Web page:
Thursday, August 7, 2014

Open Meeting Compliance Board Annual Meeting - All Welcome

The Open Meetings Compliance Board will hold its annual meeting at 10:00 a.m. on  August 20, 2014 at the Office of the Attorney General, 200 St. Paul Place, Baltimore, Md.   Before holding the annual meeting, the Board will meet at 9:15 to discuss organizational matters.  The public is invited to both sessions.

If you are interested in attending, please contact Ms. Deborah Spence at or 410-576-6327 so that we may make the necessary arrangements.


  1. If you go, please record the Open Meetings Compliance Board annual meeting for those who are unable to attend and post the recording on U-Tube. In the past, the Office of the Attorney General hasn't been able or willing to record and post it at

    1. It sounds like an open wide shut meeting.

    2. What is the agenda for the annual "open wide shut meeting" of the Open Meetings Compliance Board? The Maryland Association of Boards of Election opposed HB 157 (2014) (Open Meetings Act - Advance Notice of Meeting - Agenda) as pasted below. HB 157 (amended) failed. Wondering if the compliance board will address as a legislative proposal that public bodies be required to provide agenda.
      BILL: House Bill 157
      TITLE: Open Meetings Act – Advance Notice of Meeting – Agenda
      DATE: January 29, 2014
      COMMITTEE: Health and Government Operations Committee
      CONTACT: John R. Woolums, Esq.

      The Maryland Association of Boards of Education (MABE), representing all of the state's boards
      of education, opposes House Bill 157. The bill would impose an unnecessarily rigid requirement
      on public bodies, including boards of education, to produce detailed agendas in advance of not
      only open but also closed meetings.

      Currently, the Open Meetings Act allows boards of education to meet in closed session under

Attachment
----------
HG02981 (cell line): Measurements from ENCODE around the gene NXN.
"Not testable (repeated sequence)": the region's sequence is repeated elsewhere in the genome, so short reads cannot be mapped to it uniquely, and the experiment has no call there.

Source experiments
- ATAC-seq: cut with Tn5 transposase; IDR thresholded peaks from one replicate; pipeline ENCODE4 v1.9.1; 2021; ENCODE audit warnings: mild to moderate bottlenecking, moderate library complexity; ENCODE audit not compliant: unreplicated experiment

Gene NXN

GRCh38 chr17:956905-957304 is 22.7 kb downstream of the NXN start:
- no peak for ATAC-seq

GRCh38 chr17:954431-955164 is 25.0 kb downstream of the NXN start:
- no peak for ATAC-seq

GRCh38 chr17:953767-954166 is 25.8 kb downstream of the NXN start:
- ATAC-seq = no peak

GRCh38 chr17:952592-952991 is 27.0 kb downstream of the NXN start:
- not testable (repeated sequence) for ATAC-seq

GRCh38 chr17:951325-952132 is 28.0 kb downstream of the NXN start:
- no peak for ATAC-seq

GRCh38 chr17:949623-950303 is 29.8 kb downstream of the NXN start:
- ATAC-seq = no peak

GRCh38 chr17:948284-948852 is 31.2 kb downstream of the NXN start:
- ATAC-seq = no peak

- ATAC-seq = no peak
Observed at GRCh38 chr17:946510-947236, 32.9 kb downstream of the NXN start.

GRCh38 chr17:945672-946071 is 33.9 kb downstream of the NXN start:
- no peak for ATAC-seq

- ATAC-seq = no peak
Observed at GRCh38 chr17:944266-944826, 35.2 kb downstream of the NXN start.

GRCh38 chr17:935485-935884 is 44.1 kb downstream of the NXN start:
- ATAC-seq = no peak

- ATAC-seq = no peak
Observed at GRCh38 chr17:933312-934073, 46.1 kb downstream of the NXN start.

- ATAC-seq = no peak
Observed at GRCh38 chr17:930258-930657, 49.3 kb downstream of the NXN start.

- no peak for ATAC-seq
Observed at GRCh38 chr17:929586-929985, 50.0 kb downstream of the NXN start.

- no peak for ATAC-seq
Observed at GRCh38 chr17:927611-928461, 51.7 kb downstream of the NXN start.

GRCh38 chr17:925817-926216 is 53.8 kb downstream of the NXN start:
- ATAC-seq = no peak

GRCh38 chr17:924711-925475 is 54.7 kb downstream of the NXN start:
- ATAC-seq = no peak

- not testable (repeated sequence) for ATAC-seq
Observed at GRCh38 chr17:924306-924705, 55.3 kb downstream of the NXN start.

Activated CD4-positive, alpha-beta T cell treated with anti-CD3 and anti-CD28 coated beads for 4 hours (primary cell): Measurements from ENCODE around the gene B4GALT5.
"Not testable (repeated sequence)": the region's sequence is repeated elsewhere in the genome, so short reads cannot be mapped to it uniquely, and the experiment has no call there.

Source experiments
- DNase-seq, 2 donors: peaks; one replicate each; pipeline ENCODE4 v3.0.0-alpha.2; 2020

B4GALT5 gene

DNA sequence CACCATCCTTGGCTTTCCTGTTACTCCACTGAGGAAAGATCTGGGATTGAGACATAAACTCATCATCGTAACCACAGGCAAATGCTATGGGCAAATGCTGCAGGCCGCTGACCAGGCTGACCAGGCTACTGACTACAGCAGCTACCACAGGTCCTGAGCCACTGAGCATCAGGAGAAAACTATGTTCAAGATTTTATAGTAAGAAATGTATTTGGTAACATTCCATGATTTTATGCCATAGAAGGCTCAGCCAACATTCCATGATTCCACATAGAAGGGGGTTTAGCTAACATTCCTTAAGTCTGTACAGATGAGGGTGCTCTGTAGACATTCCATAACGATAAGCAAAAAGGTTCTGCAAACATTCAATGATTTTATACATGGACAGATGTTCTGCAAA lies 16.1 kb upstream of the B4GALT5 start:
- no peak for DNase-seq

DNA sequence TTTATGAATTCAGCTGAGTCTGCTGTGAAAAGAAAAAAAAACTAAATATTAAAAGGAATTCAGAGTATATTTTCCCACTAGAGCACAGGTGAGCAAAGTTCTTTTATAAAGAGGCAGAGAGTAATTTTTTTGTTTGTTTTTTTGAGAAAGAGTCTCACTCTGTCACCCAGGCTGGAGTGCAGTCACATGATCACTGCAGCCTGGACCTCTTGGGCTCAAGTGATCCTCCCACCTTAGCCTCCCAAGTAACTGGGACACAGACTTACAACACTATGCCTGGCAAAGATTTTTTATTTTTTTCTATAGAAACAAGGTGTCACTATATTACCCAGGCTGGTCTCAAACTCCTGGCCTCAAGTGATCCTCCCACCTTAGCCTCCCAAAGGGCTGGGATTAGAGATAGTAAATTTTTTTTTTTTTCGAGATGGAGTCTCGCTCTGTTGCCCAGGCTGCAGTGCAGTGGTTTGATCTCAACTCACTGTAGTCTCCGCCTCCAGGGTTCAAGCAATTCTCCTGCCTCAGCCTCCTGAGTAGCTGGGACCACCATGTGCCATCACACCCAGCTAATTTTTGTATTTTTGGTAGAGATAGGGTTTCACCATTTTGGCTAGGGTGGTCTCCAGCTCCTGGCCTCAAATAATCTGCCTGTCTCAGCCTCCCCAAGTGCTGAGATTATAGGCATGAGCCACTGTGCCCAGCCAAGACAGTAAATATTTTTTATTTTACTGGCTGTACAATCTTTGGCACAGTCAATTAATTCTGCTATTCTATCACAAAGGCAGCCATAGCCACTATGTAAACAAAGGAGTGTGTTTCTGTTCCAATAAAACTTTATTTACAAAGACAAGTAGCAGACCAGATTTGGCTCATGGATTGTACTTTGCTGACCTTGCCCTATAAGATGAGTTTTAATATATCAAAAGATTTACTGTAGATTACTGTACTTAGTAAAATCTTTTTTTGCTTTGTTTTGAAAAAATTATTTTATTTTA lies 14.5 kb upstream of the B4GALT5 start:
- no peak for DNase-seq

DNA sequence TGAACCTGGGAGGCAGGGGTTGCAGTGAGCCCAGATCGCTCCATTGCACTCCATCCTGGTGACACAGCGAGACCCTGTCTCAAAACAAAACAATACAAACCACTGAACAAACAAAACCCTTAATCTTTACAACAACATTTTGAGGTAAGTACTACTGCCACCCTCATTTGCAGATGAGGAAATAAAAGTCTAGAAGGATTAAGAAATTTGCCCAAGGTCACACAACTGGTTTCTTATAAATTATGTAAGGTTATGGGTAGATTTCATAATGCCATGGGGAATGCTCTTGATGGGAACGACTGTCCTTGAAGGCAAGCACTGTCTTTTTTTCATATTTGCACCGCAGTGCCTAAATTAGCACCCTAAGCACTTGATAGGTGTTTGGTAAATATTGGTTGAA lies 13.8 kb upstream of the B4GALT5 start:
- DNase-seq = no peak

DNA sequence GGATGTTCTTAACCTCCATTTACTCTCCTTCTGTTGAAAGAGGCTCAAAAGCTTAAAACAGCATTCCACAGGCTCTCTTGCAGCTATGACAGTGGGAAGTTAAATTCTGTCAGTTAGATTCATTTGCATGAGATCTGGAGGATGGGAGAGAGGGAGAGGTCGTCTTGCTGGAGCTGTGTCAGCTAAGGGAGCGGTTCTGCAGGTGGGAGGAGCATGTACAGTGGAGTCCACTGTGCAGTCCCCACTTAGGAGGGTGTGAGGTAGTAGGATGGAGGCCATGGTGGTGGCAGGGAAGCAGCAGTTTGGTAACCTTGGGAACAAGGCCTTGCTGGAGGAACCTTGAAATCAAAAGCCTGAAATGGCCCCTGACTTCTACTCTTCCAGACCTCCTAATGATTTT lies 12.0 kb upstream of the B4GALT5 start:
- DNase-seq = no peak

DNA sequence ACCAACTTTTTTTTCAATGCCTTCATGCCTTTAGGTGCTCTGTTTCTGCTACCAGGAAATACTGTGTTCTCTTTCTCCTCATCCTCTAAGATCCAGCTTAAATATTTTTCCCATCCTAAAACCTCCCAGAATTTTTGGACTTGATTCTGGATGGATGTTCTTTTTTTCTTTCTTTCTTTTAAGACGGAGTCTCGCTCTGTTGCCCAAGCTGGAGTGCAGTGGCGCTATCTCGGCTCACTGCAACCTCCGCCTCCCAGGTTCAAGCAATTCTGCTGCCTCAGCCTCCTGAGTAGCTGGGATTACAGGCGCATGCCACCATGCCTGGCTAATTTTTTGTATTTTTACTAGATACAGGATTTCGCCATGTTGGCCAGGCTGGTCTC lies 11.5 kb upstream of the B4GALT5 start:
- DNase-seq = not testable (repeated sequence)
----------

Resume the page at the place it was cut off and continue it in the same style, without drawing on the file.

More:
limited and specific circumstances. Those circumstances involve confidential matters which, if
      made public, could inhibit the ability of the board to properly conduct its business. For example,
      current law allows a board of education to discuss personnel matters in closed session, as well
      as land acquisition, the parameters for collective bargaining, sensitive public security matters
      concerning student safety, contract negotiations, litigation strategies, and several other
      confidential matters necessary for the efficient operations of the public schools. The law
      recognizes that, if these discussions were to be made in open session, it would severely hamper
      the board’s ability to meet the needs of the public and to fulfill its obligations.

      The Open Meetings Act represents a comprehensive and carefully crafted balance between the
      board’s ability to conduct its business and the right of the public to know about it. For example,
      prior to closing a session, the board must publicly state the purpose of the closed meeting, must
      vote in open session to close the meeting, and must maintain minutes of the closed meeting. In
      addition, the minutes of the next open session must include a description of the topics discussed
      and actions taken in the closed session. In this way, the public is informed about the closed
      session, but at the same time the board is allowed to conduct its sensitive business in a
      confidential manner.

      House Bill 157 would unwisely disturb the balance struck in the Open Meetings Act by impeding
      the transition from open to closed meetings through a new requirement that a detailed agenda
      be produced in advance.

      For this reason, MABE requests an unfavorable report on House Bill 157.

  2. Who will be providing catering services?

  3. Minutes for the Open Meetings Compliance Board recent annual meeting on August 20, 2014 were posted on the Office of the Attorney General web site last week along with the Annual Report (22nd.) to the General Assembly and Governor. Opinion piece by the Editor about the report appeared in the Carroll County Times on Sunday. He didn't attend.


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